Every day we interact with objects, places and sensations that affect the way we think and feel. This can be used to the writer’s advantage by planting symbols in the reader’s path to reinforce a specific message, feeling or idea.
Look at the setting and the character’s state of mind, and then think about what you want the reader to see. Is there a descriptive symbol or two that works naturally within the scene to help foreshadow an event or theme, or create insight into the character’s emotional plight?
Animals intermingling as they graze
Bird calls, trilling
Schools of fish
The color blue
People working in harmony
Peaceful group marches and celebrations…
These are just a few examples of things one might associate with Peace. Some are more powerful than others. An olive branch is a powerful symbol, and likely will not require reinforcement. However, the soft of soft music playing may not foreshadow peacefulness on its own. Let the story’s tone decide if one strong symbol or several smaller ones work the best.
Symbolism is a universal language that can add great depth and meaning to your story.
So you can reap the full benefit of this powerful tool, we’ve expanded the entire collection by 70% and integrated it into our online library at One Stop For Writers. Each entry comes with a long list of ideas for symbols and motifs, and we’ve included popular symbolism examples from literature and movies, as well. These entries have also been cross-referenced for easy searchability across all our other thesauri. To see a free sample of the updated Symbolism and Motif Thesaurus along with our other collections, pop on over and register at One Stop.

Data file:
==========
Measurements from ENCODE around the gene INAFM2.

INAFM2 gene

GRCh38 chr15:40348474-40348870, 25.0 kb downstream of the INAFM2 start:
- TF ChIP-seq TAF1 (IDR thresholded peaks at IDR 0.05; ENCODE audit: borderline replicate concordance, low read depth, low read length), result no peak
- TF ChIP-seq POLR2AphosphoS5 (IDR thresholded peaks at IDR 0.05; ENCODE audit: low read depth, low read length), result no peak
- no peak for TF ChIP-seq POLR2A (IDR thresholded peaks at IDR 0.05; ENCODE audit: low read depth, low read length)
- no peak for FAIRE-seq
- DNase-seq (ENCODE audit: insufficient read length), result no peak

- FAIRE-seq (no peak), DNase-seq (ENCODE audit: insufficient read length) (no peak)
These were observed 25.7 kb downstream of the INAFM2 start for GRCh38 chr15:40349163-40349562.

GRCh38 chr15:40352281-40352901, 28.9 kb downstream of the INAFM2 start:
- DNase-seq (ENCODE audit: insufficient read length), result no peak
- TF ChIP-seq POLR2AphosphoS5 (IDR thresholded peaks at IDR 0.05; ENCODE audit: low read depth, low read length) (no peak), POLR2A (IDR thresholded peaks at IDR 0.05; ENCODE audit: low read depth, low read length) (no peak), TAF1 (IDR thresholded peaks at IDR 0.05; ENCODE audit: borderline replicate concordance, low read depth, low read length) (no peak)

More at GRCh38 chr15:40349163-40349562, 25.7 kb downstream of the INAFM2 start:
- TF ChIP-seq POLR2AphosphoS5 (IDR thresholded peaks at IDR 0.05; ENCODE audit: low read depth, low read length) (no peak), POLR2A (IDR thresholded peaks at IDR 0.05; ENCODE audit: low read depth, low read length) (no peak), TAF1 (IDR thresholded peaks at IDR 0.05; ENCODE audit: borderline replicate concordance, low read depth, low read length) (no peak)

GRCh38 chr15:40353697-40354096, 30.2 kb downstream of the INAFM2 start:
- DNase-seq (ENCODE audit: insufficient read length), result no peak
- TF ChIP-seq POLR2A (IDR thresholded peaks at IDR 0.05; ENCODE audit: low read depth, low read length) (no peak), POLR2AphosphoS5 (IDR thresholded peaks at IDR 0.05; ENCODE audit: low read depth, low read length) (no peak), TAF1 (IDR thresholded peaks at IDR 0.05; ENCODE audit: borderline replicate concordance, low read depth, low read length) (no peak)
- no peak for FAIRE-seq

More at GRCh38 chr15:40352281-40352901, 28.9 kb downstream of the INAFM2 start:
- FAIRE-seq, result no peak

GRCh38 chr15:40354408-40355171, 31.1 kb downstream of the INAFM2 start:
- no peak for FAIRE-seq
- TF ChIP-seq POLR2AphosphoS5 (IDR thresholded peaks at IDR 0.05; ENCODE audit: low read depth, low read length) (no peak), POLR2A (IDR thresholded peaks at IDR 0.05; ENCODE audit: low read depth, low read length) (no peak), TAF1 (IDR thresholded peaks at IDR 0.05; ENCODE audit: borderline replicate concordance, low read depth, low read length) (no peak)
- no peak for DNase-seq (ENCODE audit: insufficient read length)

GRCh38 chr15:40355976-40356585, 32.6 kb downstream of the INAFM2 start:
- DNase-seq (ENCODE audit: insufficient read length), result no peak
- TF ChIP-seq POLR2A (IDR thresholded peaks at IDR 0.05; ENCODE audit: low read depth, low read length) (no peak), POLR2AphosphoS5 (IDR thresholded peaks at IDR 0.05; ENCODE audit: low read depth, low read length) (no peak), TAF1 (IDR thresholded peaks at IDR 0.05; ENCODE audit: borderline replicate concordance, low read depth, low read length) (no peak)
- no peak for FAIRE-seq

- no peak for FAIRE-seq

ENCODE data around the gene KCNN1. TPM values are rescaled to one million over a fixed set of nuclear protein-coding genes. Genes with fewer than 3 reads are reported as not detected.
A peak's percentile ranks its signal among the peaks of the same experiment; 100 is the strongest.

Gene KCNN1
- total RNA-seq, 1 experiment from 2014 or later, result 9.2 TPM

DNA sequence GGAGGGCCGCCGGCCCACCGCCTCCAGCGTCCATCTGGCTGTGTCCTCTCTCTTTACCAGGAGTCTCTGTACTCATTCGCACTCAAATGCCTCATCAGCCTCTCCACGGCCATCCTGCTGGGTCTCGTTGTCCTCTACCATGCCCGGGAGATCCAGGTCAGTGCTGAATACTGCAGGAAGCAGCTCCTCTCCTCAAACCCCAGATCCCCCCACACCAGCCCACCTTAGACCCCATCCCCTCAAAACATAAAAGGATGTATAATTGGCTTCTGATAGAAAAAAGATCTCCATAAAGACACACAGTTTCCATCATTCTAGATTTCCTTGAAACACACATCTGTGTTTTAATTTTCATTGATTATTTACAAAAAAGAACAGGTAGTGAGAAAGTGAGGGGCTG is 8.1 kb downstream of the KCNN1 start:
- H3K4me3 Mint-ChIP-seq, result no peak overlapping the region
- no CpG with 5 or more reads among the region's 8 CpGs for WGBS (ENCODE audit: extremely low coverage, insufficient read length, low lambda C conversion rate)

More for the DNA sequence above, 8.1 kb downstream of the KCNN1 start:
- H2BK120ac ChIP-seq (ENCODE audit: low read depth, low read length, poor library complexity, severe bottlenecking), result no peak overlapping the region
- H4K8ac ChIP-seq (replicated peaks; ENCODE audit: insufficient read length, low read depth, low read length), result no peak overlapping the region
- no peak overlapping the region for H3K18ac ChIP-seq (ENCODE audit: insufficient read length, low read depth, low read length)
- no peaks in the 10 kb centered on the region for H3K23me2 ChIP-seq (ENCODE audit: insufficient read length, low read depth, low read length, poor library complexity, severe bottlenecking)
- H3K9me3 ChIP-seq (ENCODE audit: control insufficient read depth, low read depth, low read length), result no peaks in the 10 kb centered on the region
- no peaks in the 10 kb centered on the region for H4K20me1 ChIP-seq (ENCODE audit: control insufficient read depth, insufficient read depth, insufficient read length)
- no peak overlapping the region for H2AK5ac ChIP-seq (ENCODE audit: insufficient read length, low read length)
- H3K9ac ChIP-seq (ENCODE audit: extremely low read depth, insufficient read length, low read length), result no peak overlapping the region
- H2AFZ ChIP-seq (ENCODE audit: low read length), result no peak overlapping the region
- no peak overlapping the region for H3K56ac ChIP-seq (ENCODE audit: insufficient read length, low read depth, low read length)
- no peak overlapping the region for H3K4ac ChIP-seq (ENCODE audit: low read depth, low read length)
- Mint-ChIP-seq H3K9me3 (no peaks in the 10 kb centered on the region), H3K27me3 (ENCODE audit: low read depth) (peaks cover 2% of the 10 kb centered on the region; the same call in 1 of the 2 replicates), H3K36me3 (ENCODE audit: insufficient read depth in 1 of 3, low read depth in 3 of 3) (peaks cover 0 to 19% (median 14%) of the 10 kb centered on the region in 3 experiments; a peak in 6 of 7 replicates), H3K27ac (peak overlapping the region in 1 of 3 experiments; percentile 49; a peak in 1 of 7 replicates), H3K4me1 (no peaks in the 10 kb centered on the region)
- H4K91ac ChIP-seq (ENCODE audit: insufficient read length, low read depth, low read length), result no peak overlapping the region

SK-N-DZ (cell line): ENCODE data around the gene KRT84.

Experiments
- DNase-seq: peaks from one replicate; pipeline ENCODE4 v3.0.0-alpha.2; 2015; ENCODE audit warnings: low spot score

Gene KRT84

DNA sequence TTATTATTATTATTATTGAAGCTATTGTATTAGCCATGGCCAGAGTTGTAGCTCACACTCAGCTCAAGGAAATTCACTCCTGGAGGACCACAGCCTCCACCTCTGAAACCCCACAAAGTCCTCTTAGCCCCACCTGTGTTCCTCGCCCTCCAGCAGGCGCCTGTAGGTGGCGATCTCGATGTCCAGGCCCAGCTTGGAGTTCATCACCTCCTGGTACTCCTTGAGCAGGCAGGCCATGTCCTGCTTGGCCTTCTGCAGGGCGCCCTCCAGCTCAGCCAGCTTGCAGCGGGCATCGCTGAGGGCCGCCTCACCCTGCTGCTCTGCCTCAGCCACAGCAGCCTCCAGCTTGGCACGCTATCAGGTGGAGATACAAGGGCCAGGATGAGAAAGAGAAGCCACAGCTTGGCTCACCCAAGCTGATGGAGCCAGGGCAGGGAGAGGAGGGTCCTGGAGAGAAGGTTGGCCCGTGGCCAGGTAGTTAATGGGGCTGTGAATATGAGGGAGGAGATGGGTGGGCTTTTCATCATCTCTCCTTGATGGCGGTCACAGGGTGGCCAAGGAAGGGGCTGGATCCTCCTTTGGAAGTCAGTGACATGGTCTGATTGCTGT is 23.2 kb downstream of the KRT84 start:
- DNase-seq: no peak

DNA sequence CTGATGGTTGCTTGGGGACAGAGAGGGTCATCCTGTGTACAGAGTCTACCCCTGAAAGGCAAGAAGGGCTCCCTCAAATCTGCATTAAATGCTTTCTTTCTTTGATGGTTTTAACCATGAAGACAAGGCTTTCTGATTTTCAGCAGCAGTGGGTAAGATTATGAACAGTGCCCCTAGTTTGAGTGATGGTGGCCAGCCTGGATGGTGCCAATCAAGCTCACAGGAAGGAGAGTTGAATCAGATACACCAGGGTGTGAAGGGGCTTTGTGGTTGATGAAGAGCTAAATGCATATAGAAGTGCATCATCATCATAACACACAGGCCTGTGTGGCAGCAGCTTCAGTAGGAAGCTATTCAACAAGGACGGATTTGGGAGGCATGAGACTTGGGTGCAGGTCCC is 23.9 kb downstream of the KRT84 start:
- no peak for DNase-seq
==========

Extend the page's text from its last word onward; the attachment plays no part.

Angela is a writing coach, international speaker, and bestselling author who loves to travel, teach, empower writers, and pay-it-forward. She also is a founder of One Stop For Writers, a portal to powerful, innovative tools to help writers elevate their storytelling.
Lynda Young says
symbolism in writing is so often underrated. These are great examples.
W.I.P. It: A Writer’s Journey
Angela Ackerman says
Thanks everyine for the great comments. I decided to leave this one up a bit longer because of September 11th. I thought the world could use the good vibes. 🙂
Wendy Marcus says
When I think of peace I always think of sitting on the beach, my eyes closed, listening to the waves roll in and the seagulls calling out. I wish I was there right now!
Susanne Drazic says
Great list! I was thinking prayer and meditation before I even got to the end of the list and there they were.
Janet Johnson says
Great suggestion! I’d never thought about symbols, though I always love it when I find them in what I’m reading. Wow, I have a lot to learn. 🙂
Jan Markley says
Hi Angela: I passed on a ‘blogger buddie’ award to you for your awesome blog. Check it out on the latest post on my blog!
Jan Markley says
Excellent post, as always, important to remember the role of symbolism in writing!
Shannon O'Donnell says
Love it, as always! A few of my students used entries for angry and black this week – you rock, Angela! 🙂
Matthew Rush says
Aaah, I’m feeling a certain … Zen.
Jessica Subject says
Awesome, as always Angela! The Bookshelf Muse is my favorite resource when writing and revising. Thanks!
Thanks for the reminder on symbols. 🙂
Stina Lindenblatt says
I love your symbolism thesaurus, Angela. I’m definitely going to see in I can weave some symbolism into my new wip.